Whoa, all this from catching a glimpse of a dooms-day clock surrounded by funky scientists in white lab coats, as I was clicking through the cable trying to find something to bring on sleep – certainly not images to stimulate the brain —
During my high school years the hands on the dooms-day clock were adjusted to read five minutes to midnight, signifying how much closer mankind was to the end of the world. Each night numbers crawled across the TV screen indicating war dead, it didn’t matter if you switched channels, the numbers were all the same. Practicing bomb raid exercises (your desk will shield you from nuclear fallout + don’t look at the bright light) occupied part of every month (line up single file, cross the street to walk to Ste Peter & Paul Church basement, huddle quietly, wait for signal to return to class). More time was devoted to this than to fire drills, today students practice color coded safety drills to protect them from interior and exterior terrorists. Back in the ’60s we were all practicing to die together, or not, though luck and location offered relevant targets with higher numbers than childhood leukemia reaped each year.
Air raid shelters were touted as fail-safe structures that could save whole families from radiation poisoning by filtering the air, and from starvation through well stocked pantries of canned goods and hard biscuits. Even the Girl Scouts had a plan to help prepare people to cheat the clock, the Boy Scouts probably had plans since their motto was to always be prepared. They were miniature soldiers, their uniforms were based on British World War I attire minus the gas mask, while the Girl Scouts (their green dresses were most likely based on WAV uniforms) could help manage crowd control and offer refreshments.
My whole childhood was steeped in death, from kindergarten to high school graduation casino odds makers were calculating who would win the Cold War. Total war scenarios with high collateral damage stats didn’t seem to inspire our country’s leaders to give a damn about little second graders or promising seniors; we were all expendable. No wonder my generation used sex and drugs to waste our minds, hasn’t anyone ever put two and two together? It warped our minds, it desensitized us.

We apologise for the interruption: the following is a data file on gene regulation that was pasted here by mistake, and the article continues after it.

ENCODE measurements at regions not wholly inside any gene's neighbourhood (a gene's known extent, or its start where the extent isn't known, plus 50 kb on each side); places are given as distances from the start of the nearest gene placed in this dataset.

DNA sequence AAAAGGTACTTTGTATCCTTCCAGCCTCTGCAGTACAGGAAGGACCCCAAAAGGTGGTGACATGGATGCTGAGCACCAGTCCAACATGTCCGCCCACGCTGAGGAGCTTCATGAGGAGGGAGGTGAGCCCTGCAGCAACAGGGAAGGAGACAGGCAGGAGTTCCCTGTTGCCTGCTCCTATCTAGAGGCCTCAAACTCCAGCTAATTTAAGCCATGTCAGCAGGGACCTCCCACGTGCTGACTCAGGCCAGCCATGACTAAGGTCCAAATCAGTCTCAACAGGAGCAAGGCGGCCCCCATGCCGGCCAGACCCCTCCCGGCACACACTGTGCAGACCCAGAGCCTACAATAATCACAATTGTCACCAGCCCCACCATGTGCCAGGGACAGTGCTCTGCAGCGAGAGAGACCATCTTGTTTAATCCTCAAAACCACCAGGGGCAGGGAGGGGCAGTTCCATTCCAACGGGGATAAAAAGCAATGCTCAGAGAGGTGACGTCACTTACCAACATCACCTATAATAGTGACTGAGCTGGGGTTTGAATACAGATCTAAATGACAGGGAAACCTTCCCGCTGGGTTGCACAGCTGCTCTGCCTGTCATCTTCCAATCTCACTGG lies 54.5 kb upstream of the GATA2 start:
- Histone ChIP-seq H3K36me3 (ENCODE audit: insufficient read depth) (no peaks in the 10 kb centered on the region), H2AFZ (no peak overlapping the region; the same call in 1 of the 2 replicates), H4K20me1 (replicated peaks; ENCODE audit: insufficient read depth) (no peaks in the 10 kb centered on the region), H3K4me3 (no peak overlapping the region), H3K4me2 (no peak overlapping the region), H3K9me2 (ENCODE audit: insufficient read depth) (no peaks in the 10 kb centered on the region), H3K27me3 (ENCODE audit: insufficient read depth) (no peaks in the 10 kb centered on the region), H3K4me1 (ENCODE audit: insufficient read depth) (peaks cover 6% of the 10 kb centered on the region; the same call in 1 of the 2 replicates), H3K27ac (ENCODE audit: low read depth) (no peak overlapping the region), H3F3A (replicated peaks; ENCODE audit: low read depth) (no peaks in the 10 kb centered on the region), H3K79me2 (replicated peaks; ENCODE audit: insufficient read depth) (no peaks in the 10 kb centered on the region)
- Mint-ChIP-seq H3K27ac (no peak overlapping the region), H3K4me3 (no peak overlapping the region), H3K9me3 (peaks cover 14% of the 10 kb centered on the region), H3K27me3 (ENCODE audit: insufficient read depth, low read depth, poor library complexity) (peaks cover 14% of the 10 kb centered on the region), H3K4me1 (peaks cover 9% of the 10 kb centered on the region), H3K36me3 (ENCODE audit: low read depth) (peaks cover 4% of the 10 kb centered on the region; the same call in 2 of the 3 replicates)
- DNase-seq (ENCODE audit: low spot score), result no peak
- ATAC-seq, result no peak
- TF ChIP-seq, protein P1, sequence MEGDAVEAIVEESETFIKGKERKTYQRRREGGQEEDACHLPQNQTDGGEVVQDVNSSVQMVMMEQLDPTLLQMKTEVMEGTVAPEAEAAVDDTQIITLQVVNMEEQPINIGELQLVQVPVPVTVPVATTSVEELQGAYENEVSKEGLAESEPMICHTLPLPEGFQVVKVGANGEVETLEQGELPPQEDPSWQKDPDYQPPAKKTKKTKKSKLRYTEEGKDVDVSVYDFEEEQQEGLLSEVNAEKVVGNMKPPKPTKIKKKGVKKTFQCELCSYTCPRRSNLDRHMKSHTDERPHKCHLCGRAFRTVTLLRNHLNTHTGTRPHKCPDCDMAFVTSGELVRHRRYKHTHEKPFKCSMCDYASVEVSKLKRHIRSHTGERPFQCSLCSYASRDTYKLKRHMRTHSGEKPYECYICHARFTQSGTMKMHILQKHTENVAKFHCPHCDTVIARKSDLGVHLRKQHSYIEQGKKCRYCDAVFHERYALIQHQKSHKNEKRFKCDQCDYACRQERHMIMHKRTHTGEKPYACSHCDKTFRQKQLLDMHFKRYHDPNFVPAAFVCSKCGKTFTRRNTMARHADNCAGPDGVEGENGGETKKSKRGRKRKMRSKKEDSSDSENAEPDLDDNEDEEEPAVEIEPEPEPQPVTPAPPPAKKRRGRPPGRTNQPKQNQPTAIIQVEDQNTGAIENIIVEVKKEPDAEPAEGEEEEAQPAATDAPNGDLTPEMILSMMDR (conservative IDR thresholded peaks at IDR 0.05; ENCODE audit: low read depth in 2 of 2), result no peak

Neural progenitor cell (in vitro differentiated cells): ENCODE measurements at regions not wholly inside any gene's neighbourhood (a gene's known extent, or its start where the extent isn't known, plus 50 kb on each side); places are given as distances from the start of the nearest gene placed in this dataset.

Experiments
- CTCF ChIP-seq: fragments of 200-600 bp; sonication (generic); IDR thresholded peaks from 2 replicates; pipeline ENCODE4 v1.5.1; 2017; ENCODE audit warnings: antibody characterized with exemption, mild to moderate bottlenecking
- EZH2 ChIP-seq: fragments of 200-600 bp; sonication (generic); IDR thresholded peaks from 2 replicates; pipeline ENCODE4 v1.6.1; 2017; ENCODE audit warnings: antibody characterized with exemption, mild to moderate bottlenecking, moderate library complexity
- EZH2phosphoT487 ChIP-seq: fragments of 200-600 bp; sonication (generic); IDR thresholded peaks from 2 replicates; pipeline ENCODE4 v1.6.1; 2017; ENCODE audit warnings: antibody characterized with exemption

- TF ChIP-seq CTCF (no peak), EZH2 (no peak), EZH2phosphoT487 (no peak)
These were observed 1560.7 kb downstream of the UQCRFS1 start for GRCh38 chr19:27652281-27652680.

Eminent death by nuclear annihilation or invasion by Russian communists played nightly in our dreams, we were told again and again in magazine and newspaper articles, on radio and TV, plays and movies, that we would be the last generation before the world ended in a mushroom cloud. Even our leaders were unsafe and assassinations claimed all but one Kennedy brother, things went topsy-turvy, confusing young and old alike. The enemy became us and we couldn’t deal with it so we had to go outside of ourselves and experience lives that ultimately went up in marijuana smoke/hazy alcoholic benders.
[The pictures of Kent State proved that the government was unwilling to listen to its citizens, in fact, citizens were on the government’s hit lists. It took stronger drugs to get us through the ’80s, to dull our minds and spirit, to stop asking questions and diverting answers, to use our extended lives to promote democracy and capitalism in third world countries and protect/help oil rich nations escape fanaticism.]
By 2013, after surviving the Mayan end time, my generation will have officially lived beyond all expectations: the JFK assassination documents will be released after being sealed for 50 years. I will be 59 and definitely not ready to take up arms in anger and revolt against what, really – all the players will be dead or dying. Even though religion puts a rosy glow on forgiving and accepting Jesus Christ as one’s personal savior, and glorifying in the Apocalyptic end time events, drugs prescribed for depression, anxiety, nausea, and arthritic pain will ensure a nice buzz to dull our attention and stifle any plans to survive into our ripe old age.
Sour grapes. We are reminded to only eat peeled fruit and drink water from a metal canteens. And of course, we are directed to find the exits in an orderly manner if chaos breaks out. Sometimes Piglet, in his efforts to redirect Pooh’s sadness, sounds a little tinny, a little hollow, a little fake. No need for hallucinogenic trips because I think we’ve already arrived.
I don’t rag on todays teens in their goth black, teens with skull tats, dark song lyrics, werewolves and vampires, death their walking companion. Death isn’t their culture – they are living, or trying to live, surrounded by the same confusion I had to deal with at their age – they are aware that they don’t own time and that death/war taints their drinking water. How can we curse them for our own sins?